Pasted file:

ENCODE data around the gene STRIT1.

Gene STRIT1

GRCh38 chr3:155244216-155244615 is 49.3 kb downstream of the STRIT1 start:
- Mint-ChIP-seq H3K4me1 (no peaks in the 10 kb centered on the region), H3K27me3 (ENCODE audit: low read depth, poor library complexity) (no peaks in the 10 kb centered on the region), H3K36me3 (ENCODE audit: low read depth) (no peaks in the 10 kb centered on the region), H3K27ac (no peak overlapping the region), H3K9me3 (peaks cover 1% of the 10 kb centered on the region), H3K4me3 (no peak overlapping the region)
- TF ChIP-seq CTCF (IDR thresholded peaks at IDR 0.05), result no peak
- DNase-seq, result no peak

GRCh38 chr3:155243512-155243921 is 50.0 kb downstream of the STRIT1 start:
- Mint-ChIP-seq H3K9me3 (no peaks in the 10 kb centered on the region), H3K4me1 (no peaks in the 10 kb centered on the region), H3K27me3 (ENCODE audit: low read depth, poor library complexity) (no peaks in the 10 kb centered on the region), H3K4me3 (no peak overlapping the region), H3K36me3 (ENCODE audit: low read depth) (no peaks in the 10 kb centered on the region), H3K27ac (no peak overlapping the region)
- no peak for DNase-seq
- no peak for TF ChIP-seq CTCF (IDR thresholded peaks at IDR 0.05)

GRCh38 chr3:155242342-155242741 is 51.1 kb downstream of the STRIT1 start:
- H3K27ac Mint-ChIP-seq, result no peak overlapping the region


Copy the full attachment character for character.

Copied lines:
ENCODE data around the gene STRIT1.

Gene STRIT1

GRCh38 chr3:155244216-155244615 is 49.3 kb downstream of the STRIT1 start:
- Mint-ChIP-seq H3K4me1 (no peaks in the 10 kb centered on the region), H3K27me3 (ENCODE audit: low read depth, poor library complexity) (no peaks in the 10 kb centered on the region), H3K36me3 (ENCODE audit: low read depth) (no peaks in the 10 kb centered on the region), H3K27ac (no peak overlapping the region), H3K9me3 (peaks cover 1% of the 10 kb centered on the region), H3K4me3 (no peak overlapping the region)
- TF ChIP-seq CTCF (IDR thresholded peaks at IDR 0.05), result no peak
- DNase-seq, result no peak

GRCh38 chr3:155243512-155243921 is 50.0 kb downstream of the STRIT1 start:
- Mint-ChIP-seq H3K9me3 (no peaks in the 10 kb centered on the region), H3K4me1 (no peaks in the 10 kb centered on the region), H3K27me3 (ENCODE audit: low read depth, poor library complexity) (no peaks in the 10 kb centered on the region), H3K4me3 (no peak overlapping the region), H3K36me3 (ENCODE audit: low read depth) (no peaks in the 10 kb centered on the region), H3K27ac (no peak overlapping the region)
- no peak for DNase-seq
- no peak for TF ChIP-seq CTCF (IDR thresholded peaks at IDR 0.05)

GRCh38 chr3:155242342-155242741 is 51.1 kb downstream of the STRIT1 start:
- H3K27ac Mint-ChIP-seq, result no peak overlapping the region